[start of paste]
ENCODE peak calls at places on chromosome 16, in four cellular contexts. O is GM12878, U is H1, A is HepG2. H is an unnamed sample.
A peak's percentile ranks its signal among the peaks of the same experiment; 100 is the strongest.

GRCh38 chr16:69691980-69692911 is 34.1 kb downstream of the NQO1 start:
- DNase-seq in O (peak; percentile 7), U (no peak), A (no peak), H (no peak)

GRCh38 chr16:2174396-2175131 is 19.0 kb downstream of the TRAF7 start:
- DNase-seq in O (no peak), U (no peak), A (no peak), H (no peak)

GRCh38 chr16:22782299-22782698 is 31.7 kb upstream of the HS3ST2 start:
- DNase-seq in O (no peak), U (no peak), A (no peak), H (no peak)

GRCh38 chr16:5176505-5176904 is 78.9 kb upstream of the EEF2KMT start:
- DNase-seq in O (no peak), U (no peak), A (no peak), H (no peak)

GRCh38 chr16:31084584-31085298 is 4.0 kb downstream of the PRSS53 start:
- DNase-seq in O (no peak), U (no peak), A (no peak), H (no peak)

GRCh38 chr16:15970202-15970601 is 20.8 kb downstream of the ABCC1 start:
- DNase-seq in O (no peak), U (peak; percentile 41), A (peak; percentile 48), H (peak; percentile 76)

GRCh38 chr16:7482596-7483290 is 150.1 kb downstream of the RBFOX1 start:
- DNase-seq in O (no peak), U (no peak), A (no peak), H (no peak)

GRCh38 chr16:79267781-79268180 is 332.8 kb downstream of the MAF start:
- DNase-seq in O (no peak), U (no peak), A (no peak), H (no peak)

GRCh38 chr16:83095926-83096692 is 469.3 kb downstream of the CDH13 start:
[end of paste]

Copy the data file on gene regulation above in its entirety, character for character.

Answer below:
ENCODE peak calls at places on chromosome 16, in four cellular contexts. O is GM12878, U is H1, A is HepG2. H is an unnamed sample.
A peak's percentile ranks its signal among the peaks of the same experiment; 100 is the strongest.

GRCh38 chr16:69691980-69692911 is 34.1 kb downstream of the NQO1 start:
- DNase-seq in O (peak; percentile 7), U (no peak), A (no peak), H (no peak)

GRCh38 chr16:2174396-2175131 is 19.0 kb downstream of the TRAF7 start:
- DNase-seq in O (no peak), U (no peak), A (no peak), H (no peak)

GRCh38 chr16:22782299-22782698 is 31.7 kb upstream of the HS3ST2 start:
- DNase-seq in O (no peak), U (no peak), A (no peak), H (no peak)

GRCh38 chr16:5176505-5176904 is 78.9 kb upstream of the EEF2KMT start:
- DNase-seq in O (no peak), U (no peak), A (no peak), H (no peak)

GRCh38 chr16:31084584-31085298 is 4.0 kb downstream of the PRSS53 start:
- DNase-seq in O (no peak), U (no peak), A (no peak), H (no peak)

GRCh38 chr16:15970202-15970601 is 20.8 kb downstream of the ABCC1 start:
- DNase-seq in O (no peak), U (peak; percentile 41), A (peak; percentile 48), H (peak; percentile 76)

GRCh38 chr16:7482596-7483290 is 150.1 kb downstream of the RBFOX1 start:
- DNase-seq in O (no peak), U (no peak), A (no peak), H (no peak)

GRCh38 chr16:79267781-79268180 is 332.8 kb downstream of the MAF start:
- DNase-seq in O (no peak), U (no peak), A (no peak), H (no peak)

GRCh38 chr16:83095926-83096692 is 469.3 kb downstream of the CDH13 start: